Notebookcheck

Intel Optane H10 offers the best of 3D Xpoint and QLC NAND on one M.2 package

Intel Optane H10 storage is slated to be available in notebooks from major OEMs. (Source: Intel)
Intel Optane H10 storage is slated to be available in notebooks from major OEMs. (Source: Intel)
Intel detailed some of the technical specifications and performance numbers of its latest Optane H10 storage that combines 3D Xpoint and QLC NAND flash onto a single M.2 drive. The Optane H10 requires the latest Intel 8th gen U-series processor and Rapid Storage Technology drivers. It is slated to be available with major notebook OEMs starting Q2 2019.

Intel first talked about its Optane Memory H10 with QLC NAND back in January. Codenamed 'Teton Glacier', Optane H10 combined 3D Xpoint and QLC NAND storage on a single M.2 2280 stick. Today, Intel offered a deep dive into the technology and how it benefits PCs especially, laptops.

Optane for 3D NAND

While we've seen Optane being helpful in accelerating HDDs and even SATA SSDs. The Optane H10 is perhaps the first to accelerate an NVMe drive. Basically, the H10 PCB consists of two zones — one part has the Optane memory and controller while the other houses the QLC 3D NAND media and its controller. The QLC NAND is essentially a miniaturized Intel 660p SSD.

(Source: Intel)
(Source: Intel)
(Source: Intel)
(Source: Intel)

Optane H10 Specifications

The Optane H10 is available in three capacity tiers — 16 GB Optane + 256 GB storage, 32 GB Optane + 512 GB storage, and 32 GB Optane + 1 TB storage. The Optane H10 requires a PCIe 3.0 x4 M.2 slot and works only with 8th generation Intel Core U series processors and an Intel 300-series PCH. Support for upcoming platforms is being planned. 

Data transfer and caching is controlled by Intel Rapid Storage Technology (RST) drivers v17.2 or higher, which are required to use the Optane H10. We'll have to see whether RST enables seeing this as one composite disk or as two individual drives. This also brings up the question of whether lane bifurcation is needed between the Optane and storage controllers. Gauging from the relatively lower read/write speeds when compared with top-end Samsung NVMe SSDs, it does look like some of the PCIe bandwidth is taken up by 3D Xpoint. We'll update this article if we receive an update from Intel in this regard.

Intel says that Optane H10 can offer an endurance up to 300 TBW with sequential read speeds up to 2400 MBps and write speeds up to 1800 MBps. The drive is rated for 32K/30K read/write 4KB random QD1 IOPS and 55K/55K read/write 4KB random QD2 IOPS. Intel also offers a 5-year warranty for the Optane H10.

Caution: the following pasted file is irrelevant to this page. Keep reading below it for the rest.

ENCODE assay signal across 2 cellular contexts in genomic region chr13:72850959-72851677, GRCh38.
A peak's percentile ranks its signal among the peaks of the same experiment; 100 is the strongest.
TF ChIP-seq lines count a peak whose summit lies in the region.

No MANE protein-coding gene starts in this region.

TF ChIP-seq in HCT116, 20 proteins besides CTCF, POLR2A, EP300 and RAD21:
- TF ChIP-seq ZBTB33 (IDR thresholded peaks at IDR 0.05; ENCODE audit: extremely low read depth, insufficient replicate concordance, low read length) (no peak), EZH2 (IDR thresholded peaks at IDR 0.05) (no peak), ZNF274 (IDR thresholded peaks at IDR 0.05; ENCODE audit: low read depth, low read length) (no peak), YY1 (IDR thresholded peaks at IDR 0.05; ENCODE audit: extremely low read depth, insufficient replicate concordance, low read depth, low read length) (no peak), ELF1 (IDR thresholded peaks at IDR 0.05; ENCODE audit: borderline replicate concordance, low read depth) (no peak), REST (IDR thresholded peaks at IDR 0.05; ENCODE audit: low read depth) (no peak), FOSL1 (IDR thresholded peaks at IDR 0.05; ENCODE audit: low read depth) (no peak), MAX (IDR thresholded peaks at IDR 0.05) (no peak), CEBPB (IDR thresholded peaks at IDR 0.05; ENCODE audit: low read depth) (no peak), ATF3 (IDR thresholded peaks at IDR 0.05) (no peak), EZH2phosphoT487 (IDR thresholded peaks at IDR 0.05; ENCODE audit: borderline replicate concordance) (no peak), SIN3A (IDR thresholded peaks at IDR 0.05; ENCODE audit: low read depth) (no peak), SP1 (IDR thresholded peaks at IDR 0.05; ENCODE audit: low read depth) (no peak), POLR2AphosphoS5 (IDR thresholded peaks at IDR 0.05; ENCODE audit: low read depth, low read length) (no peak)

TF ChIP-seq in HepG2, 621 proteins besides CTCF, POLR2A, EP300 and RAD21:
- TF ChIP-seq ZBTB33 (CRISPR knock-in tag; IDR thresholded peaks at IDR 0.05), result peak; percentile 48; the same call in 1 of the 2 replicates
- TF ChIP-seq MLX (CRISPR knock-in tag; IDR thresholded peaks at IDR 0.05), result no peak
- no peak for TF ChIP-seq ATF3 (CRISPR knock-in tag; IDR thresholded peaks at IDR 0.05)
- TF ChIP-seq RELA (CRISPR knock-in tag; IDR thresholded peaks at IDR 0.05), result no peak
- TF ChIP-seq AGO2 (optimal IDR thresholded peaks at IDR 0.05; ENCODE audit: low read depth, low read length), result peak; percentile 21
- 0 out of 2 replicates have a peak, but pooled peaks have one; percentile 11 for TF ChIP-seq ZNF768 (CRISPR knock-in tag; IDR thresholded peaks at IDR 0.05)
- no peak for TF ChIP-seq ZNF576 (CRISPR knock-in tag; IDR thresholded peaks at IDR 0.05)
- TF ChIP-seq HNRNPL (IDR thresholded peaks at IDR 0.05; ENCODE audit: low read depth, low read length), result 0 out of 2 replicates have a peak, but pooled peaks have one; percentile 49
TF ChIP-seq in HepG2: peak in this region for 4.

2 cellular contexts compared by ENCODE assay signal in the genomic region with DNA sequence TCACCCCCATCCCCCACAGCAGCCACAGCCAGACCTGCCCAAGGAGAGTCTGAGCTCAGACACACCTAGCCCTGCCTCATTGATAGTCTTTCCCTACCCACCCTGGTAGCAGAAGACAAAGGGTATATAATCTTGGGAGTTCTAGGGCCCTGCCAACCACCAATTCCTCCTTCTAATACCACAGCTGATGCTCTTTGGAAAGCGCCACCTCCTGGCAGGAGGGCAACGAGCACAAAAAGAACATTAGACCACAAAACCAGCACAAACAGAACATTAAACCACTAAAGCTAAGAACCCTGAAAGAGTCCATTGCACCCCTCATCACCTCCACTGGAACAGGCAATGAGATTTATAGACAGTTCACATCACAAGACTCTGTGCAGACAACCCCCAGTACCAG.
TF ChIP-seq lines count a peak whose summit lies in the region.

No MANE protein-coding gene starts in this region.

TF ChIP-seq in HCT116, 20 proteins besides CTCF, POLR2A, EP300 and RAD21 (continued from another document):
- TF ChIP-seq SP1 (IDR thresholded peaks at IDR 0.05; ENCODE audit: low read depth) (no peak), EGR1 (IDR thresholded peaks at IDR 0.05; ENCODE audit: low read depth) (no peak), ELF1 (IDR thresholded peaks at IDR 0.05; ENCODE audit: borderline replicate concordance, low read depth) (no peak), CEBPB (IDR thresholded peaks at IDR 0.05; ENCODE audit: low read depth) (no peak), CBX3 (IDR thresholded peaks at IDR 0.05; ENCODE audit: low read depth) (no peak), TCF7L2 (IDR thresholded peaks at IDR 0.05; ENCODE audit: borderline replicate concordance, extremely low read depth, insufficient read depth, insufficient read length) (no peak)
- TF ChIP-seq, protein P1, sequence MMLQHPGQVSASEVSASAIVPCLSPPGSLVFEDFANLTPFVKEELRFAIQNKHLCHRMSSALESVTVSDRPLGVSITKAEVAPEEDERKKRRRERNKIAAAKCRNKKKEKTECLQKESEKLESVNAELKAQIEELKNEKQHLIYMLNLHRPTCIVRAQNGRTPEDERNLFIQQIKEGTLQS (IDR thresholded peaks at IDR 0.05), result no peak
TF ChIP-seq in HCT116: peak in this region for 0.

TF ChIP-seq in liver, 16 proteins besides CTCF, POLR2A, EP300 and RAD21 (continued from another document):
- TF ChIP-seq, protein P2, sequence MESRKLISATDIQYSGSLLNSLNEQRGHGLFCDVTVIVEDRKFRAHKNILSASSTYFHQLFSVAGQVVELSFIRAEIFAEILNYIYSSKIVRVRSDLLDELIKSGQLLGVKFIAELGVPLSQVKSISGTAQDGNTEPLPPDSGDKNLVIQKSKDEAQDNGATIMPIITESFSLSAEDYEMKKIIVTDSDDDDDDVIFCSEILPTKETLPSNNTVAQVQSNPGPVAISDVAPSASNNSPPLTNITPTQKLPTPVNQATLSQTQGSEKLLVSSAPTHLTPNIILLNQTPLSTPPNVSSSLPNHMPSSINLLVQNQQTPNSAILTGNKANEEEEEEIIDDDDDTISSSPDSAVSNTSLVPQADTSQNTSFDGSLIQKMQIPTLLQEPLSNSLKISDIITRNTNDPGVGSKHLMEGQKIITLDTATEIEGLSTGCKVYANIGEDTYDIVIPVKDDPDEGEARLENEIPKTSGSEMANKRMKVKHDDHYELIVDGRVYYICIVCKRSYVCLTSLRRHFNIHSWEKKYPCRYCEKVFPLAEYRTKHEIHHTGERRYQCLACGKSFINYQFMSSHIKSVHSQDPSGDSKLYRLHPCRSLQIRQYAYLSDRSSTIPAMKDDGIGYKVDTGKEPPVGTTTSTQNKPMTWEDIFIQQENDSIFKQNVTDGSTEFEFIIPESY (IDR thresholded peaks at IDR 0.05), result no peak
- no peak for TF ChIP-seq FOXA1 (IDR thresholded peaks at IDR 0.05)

(Source: Intel)
(Source: Intel)

Performance

Intel showed off some performance metrics from their in-house testing of the Optane H10. Intel is positioning the H10 for all kinds of workloads including office productivity, content creation, and gaming. Of course, the best results would be seen in operations that involve high read/writes to the disk such as when using the drive as a scratch disk for Photoshop or Premiere.

According to Intel, Optane H10 allows most applications to operate between QD1 to QD2. Compared to traditional NVMe or SATA SSDs, Optane H10 allows for higher IOPS right in the QD1 to QD2 range and can achieve optimal QD distribution whereas the NVMe, for example, is shown to have optimal distribution only after QD10. Theoretically, this should result in extremely low latency, which is the benefit of Optane after all. However, it needs to be evaluated what difference it makes to practical use. The Optane H10 also showed good % read sweeps in random 4KB burst QD1 tests implying that the drive can sustain higher IOPS compared to other Intel SSDs.

(Source: Intel)
(Source: Intel)
(Source: Intel)
(Source: Intel)

Availability

Intel says notebooks with built-in Intel Optane H10 would be available from OEMs such as Dell, HP, and Asus in Q2 2019 with other OEMs and retailers coming soon. Unlike other Optane variants, it seems like the Optane H10 is restricted to notebooks powered by 8th gen U-series processors at the moment. Optane H10 aims to provide the best of low application launch times of 3D Xpoint and fast read/write speeds of QLC NAND on a single M.2 drive. While this is great for space constrained ultrabooks with just a single M.2 drive, desktop PCs also stand to gain well with this technology.

(Source: Intel)
(Source: Intel)
(Source: Intel)
(Source: Intel)

Source(s)

Intel Press Brief

static version load dynamic
Loading Comments
Comment on this article
Please share our article, every link counts!
> Notebook / Laptop Reviews and News > News > News Archive > Newsarchive 2019 04 > Intel Optane H10 offers the best of 3D Xpoint and QLC NAND on one M.2 package
Vaidyanathan Subramaniam, 2019-04-10 (Update: 2019-04-10)
Vaidyanathan Subramaniam
Vaidyanathan Subramaniam - News Editor
I am a cell and molecular biologist and computers have been an integral part of my life ever since I laid my hands on my first PC which was based on an Intel Celeron 266 MHz processor, 16 MB RAM and a modest 2 GB hard disk. Since then, I’ve seen my passion for technology evolve with the times. From traditional floppy based storage and running DOS commands for every other task, to the connected cloud and shared social experiences we take for granted today, I consider myself fortunate to have witnessed a sea change in the technology landscape. I honestly feel that the best is yet to come, when things like AI and cloud computing mature further. When I am not out finding the next big cure for cancer, I read and write about a lot of technology related stuff or go about ripping and re-assembling PCs and laptops.